Wearing a straw hat and a bright pink shirt, Wilco bassist John Stirratt strolled across the grass of Joe’s Field carrying a lawn chair part-way through Tweedy’s set. If any one element of the Wilco-fest was most appealing, it was this breakdown in barriers between performers and fans. Throughout the weekend, members of performing bands walked the festival grounds largely unmolested, checking out their fellow bands. Maybe they had no green room, but still, the feeling of accessibility was nice.
The final portion of Tweedy’s set added solid closure to the weekend. As rain started to come down, he was joined onstage by various members of bands from earlier in the weekend to play songs of their choosing.
An in-over-their-heads Avi Buffalo joined Tweedy onstage for a cover of Neil Young’s “Look Out for My Love.” Scott McCaughey, in flaming purple shirt (and teased by Tweedy for missing sound-check), came onstage for a fun though botched rendition of the Minus 5’s “The Family Gardener.” Nels Cline, John Stirratt and Pat Sansone of Wilco and Greg Wieczorek from the Autumn Defense gave a full-band treatment to the night’s three closing songs, all early Wilco classics: “It’s Just that Simple,” “Passenger Side” and “Outtasite (Outta Mind).”
Review by Kirsten Ferguson
JEFF TWEEDY SOLO PLUS SET LIST
Remember the Mountain Bed
Please Be Patient with Me
Muzzle of Bees
In a Future Age
The Ruling Class
Bob Dylan’s 49th Beard
Simple Twist of Fate
I’m Always in Love
Tennessee Porch Swing (with Sir Richard Bishop)
Ingrid Bergman (with Nick Zammuto of the Books)
Look Out for My Love (with Avi Buffalo)
Dash 7 (with Nels Cline)
The Family Gardener (with Scott McCaughey of the Baseball Project)
Someone Else’s Song
So Much Wine
It’s Just That Simple (with Nels Cline, the Autumn Defense)
Passenger Side (with Nels Cline, the Autumn Defense)
Outtasite (Outta Mind) (with Nels Cline, the Autumn Defense and Matthew Smith of Outrageous Cherry)
Berkshire Living: My hometown is officially awesome by Abby Wood.
With Wilco frontman Jeff Tweedy’s approval, North Adams has officially been dubbed totally cool…by me, anyway. Sure, I’ve always loved my hometown and have a deep affection for the Berkshire mountains and their fall foliage. Nonetheless, never before this past weekend could I honestly admit to thinking, “Wow, I feel really cool being from North Adams.”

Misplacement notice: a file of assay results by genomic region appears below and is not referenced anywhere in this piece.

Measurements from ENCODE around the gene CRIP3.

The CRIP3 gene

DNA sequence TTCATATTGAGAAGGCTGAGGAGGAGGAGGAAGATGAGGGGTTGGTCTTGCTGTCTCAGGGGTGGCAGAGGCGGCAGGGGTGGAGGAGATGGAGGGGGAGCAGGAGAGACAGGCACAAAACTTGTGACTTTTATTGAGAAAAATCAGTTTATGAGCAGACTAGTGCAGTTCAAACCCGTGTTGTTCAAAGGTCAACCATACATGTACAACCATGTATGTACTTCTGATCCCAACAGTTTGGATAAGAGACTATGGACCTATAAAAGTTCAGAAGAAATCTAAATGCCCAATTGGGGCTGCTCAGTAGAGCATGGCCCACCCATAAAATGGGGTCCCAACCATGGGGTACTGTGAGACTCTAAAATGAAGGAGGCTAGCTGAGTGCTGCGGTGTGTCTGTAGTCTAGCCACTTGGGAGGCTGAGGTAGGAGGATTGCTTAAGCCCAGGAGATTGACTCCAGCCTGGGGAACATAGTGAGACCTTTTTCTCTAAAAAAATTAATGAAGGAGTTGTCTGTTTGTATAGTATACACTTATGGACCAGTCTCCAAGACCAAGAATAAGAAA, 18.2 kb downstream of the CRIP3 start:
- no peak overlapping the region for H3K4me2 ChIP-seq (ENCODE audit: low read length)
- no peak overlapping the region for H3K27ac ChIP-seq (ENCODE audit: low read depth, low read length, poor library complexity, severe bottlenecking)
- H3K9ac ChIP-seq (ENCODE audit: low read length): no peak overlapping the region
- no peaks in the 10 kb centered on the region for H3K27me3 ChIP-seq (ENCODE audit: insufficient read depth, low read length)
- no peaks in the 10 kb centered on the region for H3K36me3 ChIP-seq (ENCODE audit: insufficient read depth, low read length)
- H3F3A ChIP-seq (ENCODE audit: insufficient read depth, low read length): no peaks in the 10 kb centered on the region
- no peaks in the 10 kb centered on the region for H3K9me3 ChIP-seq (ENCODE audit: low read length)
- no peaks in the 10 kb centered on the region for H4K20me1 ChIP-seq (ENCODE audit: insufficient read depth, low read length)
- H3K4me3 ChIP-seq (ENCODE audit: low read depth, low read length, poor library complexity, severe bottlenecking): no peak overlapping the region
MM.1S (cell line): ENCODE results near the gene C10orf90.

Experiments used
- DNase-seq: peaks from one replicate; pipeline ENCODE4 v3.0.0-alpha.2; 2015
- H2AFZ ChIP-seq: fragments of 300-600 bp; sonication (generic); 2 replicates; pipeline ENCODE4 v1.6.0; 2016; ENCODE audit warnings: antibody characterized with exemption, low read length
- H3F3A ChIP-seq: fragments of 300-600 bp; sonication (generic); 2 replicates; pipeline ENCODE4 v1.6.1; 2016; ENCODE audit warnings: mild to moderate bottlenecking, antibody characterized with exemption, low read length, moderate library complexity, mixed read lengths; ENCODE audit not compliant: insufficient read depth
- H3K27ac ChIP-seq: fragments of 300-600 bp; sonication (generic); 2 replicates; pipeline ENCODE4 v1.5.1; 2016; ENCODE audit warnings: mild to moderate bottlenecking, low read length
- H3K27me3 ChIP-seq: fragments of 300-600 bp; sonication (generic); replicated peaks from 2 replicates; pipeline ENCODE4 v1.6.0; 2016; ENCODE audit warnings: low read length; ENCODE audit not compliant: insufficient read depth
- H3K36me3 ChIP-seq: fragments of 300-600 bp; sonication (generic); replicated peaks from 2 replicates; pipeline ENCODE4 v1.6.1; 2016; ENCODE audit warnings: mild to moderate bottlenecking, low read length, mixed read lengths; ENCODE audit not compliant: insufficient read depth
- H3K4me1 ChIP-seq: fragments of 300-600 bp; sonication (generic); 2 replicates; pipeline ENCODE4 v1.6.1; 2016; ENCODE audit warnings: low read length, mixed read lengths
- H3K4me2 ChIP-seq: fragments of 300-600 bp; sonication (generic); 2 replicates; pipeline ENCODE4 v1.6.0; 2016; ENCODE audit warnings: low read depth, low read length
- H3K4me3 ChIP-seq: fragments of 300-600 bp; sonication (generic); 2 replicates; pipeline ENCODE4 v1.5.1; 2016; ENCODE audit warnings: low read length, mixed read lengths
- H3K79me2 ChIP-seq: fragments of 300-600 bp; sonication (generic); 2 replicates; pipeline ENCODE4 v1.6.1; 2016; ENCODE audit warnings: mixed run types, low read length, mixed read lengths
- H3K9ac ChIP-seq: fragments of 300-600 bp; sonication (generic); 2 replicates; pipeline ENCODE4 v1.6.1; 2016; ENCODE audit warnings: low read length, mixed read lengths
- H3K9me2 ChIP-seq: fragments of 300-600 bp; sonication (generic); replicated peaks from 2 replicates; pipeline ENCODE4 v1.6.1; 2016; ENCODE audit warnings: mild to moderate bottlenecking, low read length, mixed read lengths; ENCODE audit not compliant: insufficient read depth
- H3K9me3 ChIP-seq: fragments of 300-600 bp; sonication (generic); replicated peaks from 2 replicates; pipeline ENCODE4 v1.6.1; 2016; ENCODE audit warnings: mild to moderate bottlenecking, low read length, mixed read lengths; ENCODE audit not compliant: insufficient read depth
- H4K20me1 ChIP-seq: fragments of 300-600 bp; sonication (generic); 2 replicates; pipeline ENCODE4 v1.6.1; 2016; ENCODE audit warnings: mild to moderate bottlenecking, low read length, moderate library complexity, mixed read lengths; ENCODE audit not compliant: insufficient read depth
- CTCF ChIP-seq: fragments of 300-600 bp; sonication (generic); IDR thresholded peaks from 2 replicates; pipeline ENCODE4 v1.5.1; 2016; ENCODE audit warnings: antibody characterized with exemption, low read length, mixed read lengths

The Solid Sound Festival, which drew more than 5,000 people to Mass MoCA over the weekend, was conceived as a Wilco production, top to bottom. Mr. Tweedy and his band mates served as curators (their word), reserving space first for their own side projects and then for a handful of compatible acts. The programming, though uneven, had a strong center of gravity, a spirit of communion between the band and its fans. Wilco has created a festival in its own image, in other words, and by most measures it was a jubilant success.
Hartford Courant: Solid Sound: the wrap-up, or, why this festival worked
Much of Solid Sound wouldn’t have worked at a bigger festival. That was the point. In fact, that was its charm.
Curated by Chicago rock band Wilco, the three-day music and arts event last Friday-Sunday at Mass MoCA in North Adams, Mass., was in many ways an antidote to big-name destination festivals elsewhere in the country.
Those festivals, the Coachellas, Bonnaroos and Lollapaloozas, have grown into monolithic events, and by broadening their musical appeal in a quest to pack more and more bodies onto the festival grounds, they’ve lost the distinct musical identities that made them special in the first place.
Berkshire Living: Seth Rogovoy: THE BEAT GOES ON: Wilco’s Solid Sound Festival
Jeff Tweedy hates music festivals so much, he says, you’d have to pay him to be at one. And he doesn’t mean to perform. He means to attend. As the frontman for Wilco, Tweedy is used to being paid to play large festivals; that goes with the territory of leading one of America’s top indie-rock bands. But when it came time to envision a musical gathering that Tweedy himself would want to go to, he threw out the rulebook.
Boston Herald: Wilco Fest Built on Solid Ground:
Most new festivals need a couple years to work out logistical and aesthetic kinks, but Wilco and MassMoCA seem to have done their homework. Combining a diverse array of handpicked (by the band) musical artists with interactive art installations from members of Wilco, as well as a host of comedians, children’s storytellers and satiric puppet shows, Solid Sound had something for everyone. Of course it should be mentioned that being able to stroll around MassMoCA’s always-intriguing modern art exhibits is something that the Bonnaroos and Lollapaloozas of the festival circuit just don’t have.